Subtle (as opposed to gross)
Mobile (agitated movement)
CHARACTERISTICS OF VATA DOSHA
When vata is in balance for our prakruti, or constitutional nature, we are coordinated in body and mind and in our response to stimulation. When in balance, vata allows us to seamlessly navigate our thoughts, feelings, and actions. Our ambulation is easy, our sensory integration and mental processes flow, and we feel spacious, creative, and energized. When our vata is in balance, our breath supports our nervous system, and there is homeostasis between tissues and organs. The movement of our life force (prana) is regulated by vata, and this function allows us to “inspire” (inhale) easily and to surrender (exhale) with ease as well.
THE ACTIONS OF VATA DOSHA IN THE BODY AND MIND
Menstruation; delivery of baby
Elimination of wastes (urine, feces, sweat)
Movement of thoughts and feelings, and the general functioning of our nervous system
All physical movements
CHARACTERISTICS OF VATA DOMINANCE IN APPEARANCE
Light-colored eyes, smaller in shape or irregular in shape and/or spacing
Light frame; either very tall or very short
Veins can be easily seen under skin
Hair is fine in nature
May have large upper body and small lower body or vice versa; lack of symmetry in frame
Skin is often dry
May have irregular hair pattern
Nose may appear too big or too small in relation to other facial features
Lips may be irregular or thin
Delicate features overall
EXAMPLES OF VATA DOSHA IN EXCESS OR IN AN IMBALANCED STATE
Irregular appetite; “grazer”
Cold hands and feet
Tapping fingers, pulling hair, tics
Stiff muscles and joints
Tinnitus (ringing in the ears)
Trouble staying asleep
Trouble getting to sleep
Shortness of breath
Bone density issues
DIETARY TIPS TO SUPPORT VATA BALANCE
Foods that are great for balancing vata are, in general, sweet, sour, and salty in taste. Ayurveda considers these tastes to be medicine to increase qualities of warmth, moisture, and heaviness/groundedness to promote even digestion—which helps to balance vata. Generally, all six tastes (sweet, sour, salty, pungent, bitter, and astringent) are recommended for healthy digestion.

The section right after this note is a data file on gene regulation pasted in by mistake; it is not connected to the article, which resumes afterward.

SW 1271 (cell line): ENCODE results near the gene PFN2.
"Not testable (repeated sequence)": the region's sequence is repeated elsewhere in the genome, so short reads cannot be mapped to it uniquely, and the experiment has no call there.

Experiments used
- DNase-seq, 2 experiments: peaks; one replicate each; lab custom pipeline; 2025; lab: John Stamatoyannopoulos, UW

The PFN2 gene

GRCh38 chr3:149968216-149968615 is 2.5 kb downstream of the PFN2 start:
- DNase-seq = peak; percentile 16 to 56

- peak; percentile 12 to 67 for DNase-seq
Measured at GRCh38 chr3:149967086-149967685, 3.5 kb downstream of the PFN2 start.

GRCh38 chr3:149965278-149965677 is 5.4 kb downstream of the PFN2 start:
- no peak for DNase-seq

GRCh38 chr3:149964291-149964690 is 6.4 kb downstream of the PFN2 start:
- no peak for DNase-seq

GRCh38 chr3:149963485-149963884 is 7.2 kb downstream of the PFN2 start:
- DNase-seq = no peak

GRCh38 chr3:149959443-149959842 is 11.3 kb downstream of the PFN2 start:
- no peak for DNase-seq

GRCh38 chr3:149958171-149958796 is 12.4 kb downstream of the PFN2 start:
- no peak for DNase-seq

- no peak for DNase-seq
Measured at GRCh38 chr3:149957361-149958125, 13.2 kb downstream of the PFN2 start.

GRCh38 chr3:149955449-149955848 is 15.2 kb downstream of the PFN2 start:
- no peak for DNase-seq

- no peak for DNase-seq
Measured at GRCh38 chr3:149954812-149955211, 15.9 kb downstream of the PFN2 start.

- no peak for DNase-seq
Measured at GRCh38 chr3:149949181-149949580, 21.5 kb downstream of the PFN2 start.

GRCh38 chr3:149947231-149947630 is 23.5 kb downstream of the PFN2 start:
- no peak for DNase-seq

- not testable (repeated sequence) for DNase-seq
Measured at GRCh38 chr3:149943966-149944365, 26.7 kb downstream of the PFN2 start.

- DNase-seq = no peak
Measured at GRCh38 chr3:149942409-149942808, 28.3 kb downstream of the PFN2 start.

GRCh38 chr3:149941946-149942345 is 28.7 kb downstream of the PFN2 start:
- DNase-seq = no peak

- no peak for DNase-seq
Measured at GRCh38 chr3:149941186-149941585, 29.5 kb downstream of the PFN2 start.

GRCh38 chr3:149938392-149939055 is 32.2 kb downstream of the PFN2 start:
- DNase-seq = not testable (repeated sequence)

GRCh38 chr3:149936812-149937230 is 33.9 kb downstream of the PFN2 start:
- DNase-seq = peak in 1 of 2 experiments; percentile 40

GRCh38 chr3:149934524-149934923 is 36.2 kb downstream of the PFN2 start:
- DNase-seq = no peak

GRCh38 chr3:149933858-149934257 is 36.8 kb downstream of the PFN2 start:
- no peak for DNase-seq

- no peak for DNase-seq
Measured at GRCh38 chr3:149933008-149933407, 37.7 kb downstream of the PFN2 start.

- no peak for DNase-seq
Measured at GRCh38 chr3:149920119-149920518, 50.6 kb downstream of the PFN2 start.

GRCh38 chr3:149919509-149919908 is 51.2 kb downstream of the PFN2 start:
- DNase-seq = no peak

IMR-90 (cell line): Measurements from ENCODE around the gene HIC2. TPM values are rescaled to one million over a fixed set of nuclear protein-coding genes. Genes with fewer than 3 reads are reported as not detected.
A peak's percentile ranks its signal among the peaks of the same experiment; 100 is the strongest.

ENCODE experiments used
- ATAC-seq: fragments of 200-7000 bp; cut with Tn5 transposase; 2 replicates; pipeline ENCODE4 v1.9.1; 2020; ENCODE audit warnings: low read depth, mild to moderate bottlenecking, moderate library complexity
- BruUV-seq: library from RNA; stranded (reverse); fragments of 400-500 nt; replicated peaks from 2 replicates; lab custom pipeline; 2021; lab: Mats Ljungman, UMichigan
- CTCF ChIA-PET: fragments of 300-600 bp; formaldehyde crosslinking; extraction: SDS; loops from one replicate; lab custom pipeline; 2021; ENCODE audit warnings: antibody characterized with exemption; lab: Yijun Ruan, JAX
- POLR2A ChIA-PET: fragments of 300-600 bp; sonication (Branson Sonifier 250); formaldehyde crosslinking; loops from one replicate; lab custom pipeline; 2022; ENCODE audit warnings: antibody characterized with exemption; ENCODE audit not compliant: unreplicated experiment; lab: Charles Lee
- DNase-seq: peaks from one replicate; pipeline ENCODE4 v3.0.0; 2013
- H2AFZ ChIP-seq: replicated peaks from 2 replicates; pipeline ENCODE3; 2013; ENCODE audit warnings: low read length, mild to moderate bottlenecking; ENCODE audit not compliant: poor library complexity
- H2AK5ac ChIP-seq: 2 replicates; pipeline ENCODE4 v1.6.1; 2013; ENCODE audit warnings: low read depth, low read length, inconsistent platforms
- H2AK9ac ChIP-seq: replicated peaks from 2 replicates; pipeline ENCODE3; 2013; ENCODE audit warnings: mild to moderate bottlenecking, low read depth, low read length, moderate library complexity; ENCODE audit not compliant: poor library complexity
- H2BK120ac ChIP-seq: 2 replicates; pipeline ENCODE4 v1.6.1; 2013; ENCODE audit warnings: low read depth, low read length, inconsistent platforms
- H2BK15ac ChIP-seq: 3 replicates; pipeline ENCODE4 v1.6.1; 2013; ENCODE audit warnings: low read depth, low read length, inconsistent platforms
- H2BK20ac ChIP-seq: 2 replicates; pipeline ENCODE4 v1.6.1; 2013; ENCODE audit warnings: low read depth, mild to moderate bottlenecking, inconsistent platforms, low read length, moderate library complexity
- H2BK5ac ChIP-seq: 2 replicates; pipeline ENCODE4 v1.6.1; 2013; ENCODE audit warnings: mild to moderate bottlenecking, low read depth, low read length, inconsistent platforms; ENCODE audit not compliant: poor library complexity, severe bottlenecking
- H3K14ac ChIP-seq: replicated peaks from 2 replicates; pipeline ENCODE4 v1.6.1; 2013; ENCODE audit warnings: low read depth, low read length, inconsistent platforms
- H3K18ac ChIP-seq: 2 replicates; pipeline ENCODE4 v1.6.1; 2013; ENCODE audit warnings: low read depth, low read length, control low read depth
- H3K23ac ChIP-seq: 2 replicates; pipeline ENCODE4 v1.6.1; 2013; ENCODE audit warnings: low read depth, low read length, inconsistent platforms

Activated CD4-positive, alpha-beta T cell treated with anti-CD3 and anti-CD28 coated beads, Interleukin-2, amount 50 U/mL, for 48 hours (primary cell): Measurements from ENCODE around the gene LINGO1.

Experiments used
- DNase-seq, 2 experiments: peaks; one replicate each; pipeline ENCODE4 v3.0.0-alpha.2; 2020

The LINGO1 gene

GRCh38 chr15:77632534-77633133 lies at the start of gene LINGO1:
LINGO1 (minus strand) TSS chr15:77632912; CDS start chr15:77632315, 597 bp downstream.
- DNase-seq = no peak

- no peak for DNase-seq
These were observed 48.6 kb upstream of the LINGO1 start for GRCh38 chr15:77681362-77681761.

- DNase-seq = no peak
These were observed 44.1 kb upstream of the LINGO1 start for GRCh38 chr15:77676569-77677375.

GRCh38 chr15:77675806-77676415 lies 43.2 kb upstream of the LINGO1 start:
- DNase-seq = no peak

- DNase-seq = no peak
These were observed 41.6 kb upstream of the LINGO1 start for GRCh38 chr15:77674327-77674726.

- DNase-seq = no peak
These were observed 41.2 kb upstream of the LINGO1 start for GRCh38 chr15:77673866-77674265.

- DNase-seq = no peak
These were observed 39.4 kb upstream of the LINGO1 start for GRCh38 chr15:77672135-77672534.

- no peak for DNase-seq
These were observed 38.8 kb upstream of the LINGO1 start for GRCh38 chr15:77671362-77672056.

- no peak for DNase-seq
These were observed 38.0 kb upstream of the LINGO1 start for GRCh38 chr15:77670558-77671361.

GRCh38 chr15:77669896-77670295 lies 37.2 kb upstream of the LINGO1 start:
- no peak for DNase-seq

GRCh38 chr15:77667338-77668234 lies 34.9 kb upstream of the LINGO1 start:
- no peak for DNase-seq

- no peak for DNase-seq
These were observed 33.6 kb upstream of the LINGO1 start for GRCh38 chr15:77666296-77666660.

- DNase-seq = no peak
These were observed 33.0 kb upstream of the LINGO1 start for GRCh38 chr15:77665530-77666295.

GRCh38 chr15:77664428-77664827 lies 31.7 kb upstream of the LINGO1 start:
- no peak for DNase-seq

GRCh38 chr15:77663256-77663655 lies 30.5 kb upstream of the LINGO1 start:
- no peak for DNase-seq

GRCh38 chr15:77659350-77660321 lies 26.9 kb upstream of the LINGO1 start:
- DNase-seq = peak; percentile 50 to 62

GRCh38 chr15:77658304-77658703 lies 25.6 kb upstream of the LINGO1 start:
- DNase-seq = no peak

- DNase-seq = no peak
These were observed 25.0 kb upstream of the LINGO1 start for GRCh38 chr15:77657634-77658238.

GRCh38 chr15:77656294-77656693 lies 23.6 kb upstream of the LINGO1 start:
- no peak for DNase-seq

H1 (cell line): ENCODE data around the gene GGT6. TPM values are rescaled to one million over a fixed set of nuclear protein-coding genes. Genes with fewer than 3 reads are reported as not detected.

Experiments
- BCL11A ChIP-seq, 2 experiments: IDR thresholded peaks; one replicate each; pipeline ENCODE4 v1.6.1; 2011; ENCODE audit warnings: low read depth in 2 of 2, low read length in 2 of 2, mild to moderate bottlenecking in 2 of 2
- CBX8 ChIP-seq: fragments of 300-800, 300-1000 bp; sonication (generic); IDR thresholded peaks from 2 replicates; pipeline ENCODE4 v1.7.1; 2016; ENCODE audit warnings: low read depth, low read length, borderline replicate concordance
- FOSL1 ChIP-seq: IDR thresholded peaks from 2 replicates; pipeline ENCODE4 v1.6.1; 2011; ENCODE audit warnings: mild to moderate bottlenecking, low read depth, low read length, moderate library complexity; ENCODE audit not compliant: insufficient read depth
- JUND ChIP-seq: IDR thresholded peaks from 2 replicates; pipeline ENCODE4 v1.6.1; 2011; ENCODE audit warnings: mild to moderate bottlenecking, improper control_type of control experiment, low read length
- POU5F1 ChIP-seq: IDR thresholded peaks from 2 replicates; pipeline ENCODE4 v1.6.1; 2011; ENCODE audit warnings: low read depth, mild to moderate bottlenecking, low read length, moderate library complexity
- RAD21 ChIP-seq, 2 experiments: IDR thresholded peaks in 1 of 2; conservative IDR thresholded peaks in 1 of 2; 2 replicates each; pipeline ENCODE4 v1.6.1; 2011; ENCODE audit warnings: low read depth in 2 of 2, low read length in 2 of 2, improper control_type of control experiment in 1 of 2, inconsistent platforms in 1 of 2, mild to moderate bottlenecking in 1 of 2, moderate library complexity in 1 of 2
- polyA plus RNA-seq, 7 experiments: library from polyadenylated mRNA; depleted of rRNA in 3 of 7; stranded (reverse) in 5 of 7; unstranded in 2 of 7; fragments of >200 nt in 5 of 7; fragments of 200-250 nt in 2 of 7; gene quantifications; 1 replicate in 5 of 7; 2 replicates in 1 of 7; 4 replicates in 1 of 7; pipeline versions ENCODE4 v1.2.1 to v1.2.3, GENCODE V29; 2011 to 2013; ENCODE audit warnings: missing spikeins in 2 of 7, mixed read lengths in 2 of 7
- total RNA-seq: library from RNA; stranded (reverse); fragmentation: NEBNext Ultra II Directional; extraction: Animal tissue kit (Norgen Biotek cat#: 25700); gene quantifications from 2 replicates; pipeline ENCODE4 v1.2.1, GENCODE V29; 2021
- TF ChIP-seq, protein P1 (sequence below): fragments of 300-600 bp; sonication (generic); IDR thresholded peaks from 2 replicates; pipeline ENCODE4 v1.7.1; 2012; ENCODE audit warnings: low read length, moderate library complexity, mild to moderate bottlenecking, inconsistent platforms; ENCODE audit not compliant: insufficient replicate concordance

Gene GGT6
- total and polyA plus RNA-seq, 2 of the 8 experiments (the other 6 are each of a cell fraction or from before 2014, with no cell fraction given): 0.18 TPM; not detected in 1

Kapha’s elemental makeup consists of water and earth. The common translation of kapha is “that which binds things” or “that which holds things together.” According to ayurveda, this is the dosha responsible for the stability, lubrication, substance, and support of our physical body.
Kapha supports our emotional calm, our mental and physical endurance, and it allows us to feel deeply, to empathize, and to be patient and compassionate.
Soft or hard (Think of mud—it can be sticky or soft and slimy or hard.)
Steady or static
Gross (as opposed to subtle)
When kapha within us is in balance, according to our constitution, or prakruti, we feel a sense of support in bodily function. The dense, stable, conserving qualities of kapha support our body heat and protect our organs. There is a firm quality to our joints, which are well-lubricated and support the bones, and there is internal support from mucous membranes and GI lining, as well as the myelin sheath for proper brain function.
Ayurveda says that contentment is one of the benefits that balanced kapha brings to our lives.
Kapha’s ability to love and forgive supports relationships with compassion and patience.
Strength and stamina
Stability in body and mind
Support for bodily functions
Nourishment of the liquid body tissues; plasma
Nourishment in general
Repair and regeneration
Quality of saliva (ability to perceive taste)
Sense of smell
Large eyes; especially the white (sclera) of the eye
Eye color is dark and rich in tone; chocolate brown, deep blue
Abundance of body hair and/or low hairline
Lush, thick, sometimes curly quality to hair
Smooth, dense skin (oily)
Solid frame; may be stocky or large and strong
Large, well-formed teeth
Slow or dull digestion
Edema (water retention)
Excessive napping; difficulty waking
Lack of appetite
Feeling heavy or sleepy after eating
Difficulty initiating (slow starter)
Foods that are great for balancing of kapha in general are pungent, bitter, and astringent in taste. Ayurveda considers these tastes to be the medicine for warming, drying, and stimulating digestion for kapha. Generally, all six tastes (sweet, sour, salty, bitter, pungent, and astringent) are recommended for healthy digestion!